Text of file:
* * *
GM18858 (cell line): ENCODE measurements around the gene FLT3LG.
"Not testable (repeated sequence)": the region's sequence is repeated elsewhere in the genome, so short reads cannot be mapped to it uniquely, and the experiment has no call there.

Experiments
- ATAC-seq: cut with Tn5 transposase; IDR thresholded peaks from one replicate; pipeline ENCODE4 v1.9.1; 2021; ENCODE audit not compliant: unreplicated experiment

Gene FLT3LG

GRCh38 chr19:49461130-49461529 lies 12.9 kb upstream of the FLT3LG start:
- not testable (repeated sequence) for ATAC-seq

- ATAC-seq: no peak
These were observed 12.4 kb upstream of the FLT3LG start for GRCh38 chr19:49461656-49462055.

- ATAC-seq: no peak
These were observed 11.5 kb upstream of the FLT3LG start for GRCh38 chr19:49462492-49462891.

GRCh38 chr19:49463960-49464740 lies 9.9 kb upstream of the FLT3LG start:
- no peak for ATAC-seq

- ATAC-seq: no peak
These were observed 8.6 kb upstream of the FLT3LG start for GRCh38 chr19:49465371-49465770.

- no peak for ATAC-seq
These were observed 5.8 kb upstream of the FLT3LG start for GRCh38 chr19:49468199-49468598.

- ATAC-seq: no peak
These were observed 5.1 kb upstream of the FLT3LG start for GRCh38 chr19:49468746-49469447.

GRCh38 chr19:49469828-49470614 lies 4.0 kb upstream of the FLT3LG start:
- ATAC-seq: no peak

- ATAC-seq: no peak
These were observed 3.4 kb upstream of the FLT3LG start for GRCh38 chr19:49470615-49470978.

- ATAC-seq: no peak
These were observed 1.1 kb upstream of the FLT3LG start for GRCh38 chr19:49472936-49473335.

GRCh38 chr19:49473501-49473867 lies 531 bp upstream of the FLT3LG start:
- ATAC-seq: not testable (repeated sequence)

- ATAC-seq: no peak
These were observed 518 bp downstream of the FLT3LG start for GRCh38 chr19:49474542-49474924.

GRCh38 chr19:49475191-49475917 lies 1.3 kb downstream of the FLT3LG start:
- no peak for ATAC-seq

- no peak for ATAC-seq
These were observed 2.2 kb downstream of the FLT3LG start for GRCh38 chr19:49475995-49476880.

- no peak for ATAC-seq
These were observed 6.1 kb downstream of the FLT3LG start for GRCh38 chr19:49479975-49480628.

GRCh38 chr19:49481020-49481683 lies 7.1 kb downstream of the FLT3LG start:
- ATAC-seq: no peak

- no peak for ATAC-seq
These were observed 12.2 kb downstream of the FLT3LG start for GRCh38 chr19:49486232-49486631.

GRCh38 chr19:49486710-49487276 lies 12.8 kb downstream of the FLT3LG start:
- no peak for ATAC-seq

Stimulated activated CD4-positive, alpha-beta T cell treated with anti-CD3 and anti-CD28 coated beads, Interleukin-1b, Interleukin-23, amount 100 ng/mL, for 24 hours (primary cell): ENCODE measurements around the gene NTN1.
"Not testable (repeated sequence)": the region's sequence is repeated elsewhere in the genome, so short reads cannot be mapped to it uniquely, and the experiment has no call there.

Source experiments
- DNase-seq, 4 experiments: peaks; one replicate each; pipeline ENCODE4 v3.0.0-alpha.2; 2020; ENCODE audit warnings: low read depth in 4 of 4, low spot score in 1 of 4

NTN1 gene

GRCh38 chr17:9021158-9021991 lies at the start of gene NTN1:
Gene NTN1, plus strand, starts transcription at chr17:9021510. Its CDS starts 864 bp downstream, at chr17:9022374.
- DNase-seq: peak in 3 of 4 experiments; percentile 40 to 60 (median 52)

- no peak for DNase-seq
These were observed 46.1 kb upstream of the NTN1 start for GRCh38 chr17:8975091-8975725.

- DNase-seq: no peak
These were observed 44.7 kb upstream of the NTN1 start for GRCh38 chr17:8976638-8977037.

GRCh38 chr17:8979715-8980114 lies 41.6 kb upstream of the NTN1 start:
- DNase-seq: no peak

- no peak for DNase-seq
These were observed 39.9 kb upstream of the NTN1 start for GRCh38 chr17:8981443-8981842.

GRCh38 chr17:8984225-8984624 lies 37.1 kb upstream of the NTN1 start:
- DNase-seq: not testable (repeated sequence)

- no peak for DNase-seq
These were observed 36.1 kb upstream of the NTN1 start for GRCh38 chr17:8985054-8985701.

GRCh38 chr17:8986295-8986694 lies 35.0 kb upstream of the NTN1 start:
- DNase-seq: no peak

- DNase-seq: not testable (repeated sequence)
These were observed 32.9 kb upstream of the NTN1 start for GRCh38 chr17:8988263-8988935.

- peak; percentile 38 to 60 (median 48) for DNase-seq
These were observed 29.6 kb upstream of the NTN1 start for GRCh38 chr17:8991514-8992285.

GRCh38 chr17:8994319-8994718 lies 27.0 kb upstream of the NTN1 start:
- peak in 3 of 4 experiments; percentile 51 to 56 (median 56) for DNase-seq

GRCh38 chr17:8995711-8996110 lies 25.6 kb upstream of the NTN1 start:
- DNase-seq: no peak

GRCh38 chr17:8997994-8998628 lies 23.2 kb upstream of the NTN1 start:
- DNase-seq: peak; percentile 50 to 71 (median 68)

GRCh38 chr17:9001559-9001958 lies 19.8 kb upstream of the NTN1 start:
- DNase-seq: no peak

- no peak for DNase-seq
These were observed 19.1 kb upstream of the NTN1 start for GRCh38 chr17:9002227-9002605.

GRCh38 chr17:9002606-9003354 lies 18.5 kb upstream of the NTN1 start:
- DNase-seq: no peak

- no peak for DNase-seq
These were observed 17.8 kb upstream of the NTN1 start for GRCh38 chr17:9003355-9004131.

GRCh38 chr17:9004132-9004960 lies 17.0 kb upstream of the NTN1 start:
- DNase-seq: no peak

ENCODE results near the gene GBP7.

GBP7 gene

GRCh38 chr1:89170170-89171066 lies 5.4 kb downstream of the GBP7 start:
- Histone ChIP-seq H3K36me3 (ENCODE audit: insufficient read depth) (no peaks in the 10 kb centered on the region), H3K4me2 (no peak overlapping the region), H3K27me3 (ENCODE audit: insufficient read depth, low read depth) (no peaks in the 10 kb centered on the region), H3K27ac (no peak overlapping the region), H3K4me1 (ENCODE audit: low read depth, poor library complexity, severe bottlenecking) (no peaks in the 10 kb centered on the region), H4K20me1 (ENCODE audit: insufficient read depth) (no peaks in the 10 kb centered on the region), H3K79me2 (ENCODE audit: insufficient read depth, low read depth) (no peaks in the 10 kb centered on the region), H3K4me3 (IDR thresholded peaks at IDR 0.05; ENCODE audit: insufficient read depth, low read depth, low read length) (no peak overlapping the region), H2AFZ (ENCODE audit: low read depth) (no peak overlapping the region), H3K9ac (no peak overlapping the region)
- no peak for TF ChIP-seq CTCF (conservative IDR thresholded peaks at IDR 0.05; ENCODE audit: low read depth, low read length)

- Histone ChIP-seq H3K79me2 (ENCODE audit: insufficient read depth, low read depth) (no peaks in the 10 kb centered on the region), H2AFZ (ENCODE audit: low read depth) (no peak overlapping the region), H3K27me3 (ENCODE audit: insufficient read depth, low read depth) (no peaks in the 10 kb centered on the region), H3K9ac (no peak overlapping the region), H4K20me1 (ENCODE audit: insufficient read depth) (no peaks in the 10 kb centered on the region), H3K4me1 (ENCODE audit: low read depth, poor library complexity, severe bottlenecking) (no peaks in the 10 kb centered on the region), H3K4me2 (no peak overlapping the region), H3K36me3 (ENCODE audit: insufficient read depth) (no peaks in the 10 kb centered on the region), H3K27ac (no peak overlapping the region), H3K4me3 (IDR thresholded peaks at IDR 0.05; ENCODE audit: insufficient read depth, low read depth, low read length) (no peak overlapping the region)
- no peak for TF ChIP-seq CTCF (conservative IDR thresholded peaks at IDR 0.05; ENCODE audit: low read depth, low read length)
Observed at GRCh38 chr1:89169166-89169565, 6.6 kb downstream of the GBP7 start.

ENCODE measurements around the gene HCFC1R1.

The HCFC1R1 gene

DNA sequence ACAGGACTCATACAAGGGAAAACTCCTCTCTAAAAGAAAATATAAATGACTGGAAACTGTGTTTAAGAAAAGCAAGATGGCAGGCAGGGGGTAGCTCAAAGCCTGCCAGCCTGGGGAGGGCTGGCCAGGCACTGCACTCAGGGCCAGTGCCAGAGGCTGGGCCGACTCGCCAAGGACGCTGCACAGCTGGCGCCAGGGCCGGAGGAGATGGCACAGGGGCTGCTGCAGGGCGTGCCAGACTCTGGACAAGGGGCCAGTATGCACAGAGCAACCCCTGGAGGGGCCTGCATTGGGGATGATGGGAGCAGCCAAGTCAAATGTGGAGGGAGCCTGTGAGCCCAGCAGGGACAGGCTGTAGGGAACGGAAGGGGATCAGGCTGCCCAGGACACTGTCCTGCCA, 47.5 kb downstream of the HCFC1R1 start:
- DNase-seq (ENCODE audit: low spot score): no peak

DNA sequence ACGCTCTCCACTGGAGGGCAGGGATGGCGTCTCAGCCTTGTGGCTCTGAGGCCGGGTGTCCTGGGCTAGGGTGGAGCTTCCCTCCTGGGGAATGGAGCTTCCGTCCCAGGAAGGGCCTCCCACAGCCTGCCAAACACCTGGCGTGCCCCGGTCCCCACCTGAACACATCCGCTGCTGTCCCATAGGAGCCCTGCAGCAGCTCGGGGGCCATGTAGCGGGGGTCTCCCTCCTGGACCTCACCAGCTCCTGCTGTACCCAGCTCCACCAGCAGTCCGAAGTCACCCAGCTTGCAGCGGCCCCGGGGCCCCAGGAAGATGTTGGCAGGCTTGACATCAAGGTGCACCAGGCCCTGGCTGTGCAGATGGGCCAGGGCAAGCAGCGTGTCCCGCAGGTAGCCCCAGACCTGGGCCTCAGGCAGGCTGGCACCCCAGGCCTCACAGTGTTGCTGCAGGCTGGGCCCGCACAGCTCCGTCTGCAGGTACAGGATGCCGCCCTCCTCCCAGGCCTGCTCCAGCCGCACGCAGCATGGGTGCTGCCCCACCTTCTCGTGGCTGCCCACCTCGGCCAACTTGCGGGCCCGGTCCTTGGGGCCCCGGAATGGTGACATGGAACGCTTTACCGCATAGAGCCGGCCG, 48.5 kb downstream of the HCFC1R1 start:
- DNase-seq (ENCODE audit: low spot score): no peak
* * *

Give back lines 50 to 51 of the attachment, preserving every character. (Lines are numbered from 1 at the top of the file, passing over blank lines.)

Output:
- no peak for DNase-seq
These were observed 46.1 kb upstream of the NTN1 start for GRCh38 chr17:8975091-8975725.